Let us know how it goes.
 
OP
M
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The stainless case is necked down to form a primer tube, and used like a rivet to hold the base on. So, if you didn't rip the primer tube off the bottom of the case wall, tap it for a screw, then pull the case out with the screw, or use the screw like a gear puller to push the case out of the die. Soak the case inside and out with a penetrating oil that can get into really tight tolerances (I'm partial to kroil) before trying to budge it. Also, maybe use a brass screw to keep from damaging the internals of the die, and finer threads for more leverage. Maybe reenforce the primer tube too so the thin metal doesn't just expand when you start putting force on it.

Let us know how it goes.
Unfortunately I've managed to rip the base off. I’m definitely learning a lesson here. More update by tomorrow.

C99F72AE-3859-4D72-B986-08E05764EBAF.jpeg
 
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Freeze The assembly overnight.
Mount vertically with die mouth down.
Use a propane torch on the lowest flame setting to heat the die body in the threaded area, trying to equally distribute the heat around the die. You don't want the flame or its hot gasses to touch the case at all - just the die.
Stainless 300 (more so), 400 & 17 series have both lower coefficients of thermal expansion and lower thermal conductivity than tool steel.
If you do it right, it'll fall out or just need a light tug on the jagged edge.
Good luck.
Interesting case concept, one where I would prefer to use a rollsizer like @Helocat .
 
OP
M
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The Redding die is back alive!

Thank you, thank you, thank you for all the advice.

I took the freezer approach (didn’t torch the brass) with the brass rod to tap it out. It actually ended up going up the die instead of back down after I tapped out the bottom portion.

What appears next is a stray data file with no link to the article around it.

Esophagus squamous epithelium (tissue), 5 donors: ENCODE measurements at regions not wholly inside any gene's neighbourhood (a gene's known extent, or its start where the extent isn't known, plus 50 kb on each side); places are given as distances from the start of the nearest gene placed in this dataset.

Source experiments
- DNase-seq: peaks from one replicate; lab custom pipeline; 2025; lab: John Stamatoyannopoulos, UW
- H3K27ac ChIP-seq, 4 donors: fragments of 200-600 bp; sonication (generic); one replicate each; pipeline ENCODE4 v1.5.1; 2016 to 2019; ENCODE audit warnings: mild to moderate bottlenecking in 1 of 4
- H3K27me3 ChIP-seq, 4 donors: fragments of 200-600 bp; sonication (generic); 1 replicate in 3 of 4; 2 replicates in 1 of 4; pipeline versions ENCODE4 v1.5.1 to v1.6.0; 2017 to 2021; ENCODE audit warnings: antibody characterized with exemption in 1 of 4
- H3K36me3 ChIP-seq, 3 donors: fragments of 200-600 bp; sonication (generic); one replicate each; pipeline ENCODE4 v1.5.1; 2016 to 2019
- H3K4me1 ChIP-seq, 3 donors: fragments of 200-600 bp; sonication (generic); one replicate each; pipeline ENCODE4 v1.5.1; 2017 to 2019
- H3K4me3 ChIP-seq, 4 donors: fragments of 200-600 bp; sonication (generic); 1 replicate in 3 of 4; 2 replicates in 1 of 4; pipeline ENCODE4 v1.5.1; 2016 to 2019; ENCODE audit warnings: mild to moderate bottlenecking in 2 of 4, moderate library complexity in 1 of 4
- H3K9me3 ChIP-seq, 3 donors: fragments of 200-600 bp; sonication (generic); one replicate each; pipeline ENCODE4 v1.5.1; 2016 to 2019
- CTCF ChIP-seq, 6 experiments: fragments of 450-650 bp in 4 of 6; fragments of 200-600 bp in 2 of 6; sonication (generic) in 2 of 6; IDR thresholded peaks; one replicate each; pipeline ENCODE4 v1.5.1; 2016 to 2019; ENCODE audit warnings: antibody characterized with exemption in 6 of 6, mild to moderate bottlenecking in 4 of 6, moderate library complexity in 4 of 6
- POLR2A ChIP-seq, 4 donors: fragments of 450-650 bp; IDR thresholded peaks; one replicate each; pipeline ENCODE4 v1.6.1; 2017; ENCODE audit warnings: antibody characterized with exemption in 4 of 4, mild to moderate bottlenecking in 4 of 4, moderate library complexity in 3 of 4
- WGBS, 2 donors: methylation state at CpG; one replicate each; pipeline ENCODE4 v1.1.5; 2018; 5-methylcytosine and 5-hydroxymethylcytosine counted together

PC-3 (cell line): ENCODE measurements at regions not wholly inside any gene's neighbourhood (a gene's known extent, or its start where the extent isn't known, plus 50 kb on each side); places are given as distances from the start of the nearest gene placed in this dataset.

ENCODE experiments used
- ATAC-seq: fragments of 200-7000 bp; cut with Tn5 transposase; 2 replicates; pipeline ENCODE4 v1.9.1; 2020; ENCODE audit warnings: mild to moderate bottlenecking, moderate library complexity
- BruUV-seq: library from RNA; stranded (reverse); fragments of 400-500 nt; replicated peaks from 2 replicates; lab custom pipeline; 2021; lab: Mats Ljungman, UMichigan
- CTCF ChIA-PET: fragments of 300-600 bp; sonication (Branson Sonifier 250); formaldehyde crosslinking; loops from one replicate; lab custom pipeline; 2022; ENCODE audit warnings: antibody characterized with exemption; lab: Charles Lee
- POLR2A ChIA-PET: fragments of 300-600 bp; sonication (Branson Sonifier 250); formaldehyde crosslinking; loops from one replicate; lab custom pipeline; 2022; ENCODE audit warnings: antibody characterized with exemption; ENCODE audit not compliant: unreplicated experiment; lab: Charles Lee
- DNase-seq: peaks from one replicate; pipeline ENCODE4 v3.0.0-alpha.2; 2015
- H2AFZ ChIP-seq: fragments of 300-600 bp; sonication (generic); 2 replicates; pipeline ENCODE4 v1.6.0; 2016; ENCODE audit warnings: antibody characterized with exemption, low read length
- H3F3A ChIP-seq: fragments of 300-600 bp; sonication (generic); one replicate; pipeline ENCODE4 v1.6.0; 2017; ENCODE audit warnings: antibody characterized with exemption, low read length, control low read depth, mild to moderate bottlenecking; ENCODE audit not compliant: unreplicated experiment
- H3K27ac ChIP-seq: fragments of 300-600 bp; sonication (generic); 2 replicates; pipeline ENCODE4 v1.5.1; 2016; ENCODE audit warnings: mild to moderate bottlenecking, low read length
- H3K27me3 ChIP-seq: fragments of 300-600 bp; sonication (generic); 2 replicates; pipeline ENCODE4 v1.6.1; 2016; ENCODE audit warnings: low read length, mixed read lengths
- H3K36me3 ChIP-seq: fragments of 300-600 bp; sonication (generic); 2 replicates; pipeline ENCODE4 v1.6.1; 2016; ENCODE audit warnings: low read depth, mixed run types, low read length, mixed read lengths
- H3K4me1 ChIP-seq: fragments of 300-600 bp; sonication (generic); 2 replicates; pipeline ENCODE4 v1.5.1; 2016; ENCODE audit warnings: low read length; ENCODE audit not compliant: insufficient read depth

Few learnings:
- Only use the die for the intended cartridges.
- Avoid trying new things when I’m dead tired.
- There are wise people on NWF that I can learn a thing or two from.

Thank you all for rescuing a Redding die!
 

DLS

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Glad the case is out. If the freeze / heat approach fails you can epoxy a rod inside the stuck case and then pull it out that way.

As far as these cases, they are half the weight and less expensive than brass, more corrosion resistant than brass, magnetic for easier range pickup, have more internal volume so you can either get more velocity (they are stronger than brass) or the same velocity at less pressure and recoil and can be reloaded pretty much forever.

As you are now well aware however, they need special dies.
 

Certaindeaf

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The Redding die is back alive!

Thank you, thank you, thank you for all the advice.

I took the freezer approach (didn’t torch the brass) with the brass rod to tap it out. It actually ended up going up the die instead of back down after I tapped out the bottom portion.

Few learnings:
- Only use the die for the intended cartridges.
- Avoid trying new things when I’m dead tired.
- There are wise people on NWF that I can learn a thing or two from.

Thank you all for rescuing a Redding die!
Darn it. I was going to get all cute by saying freeze it with some freon, yada yada.. followed by "and then kick it into the creek and walk away".

lol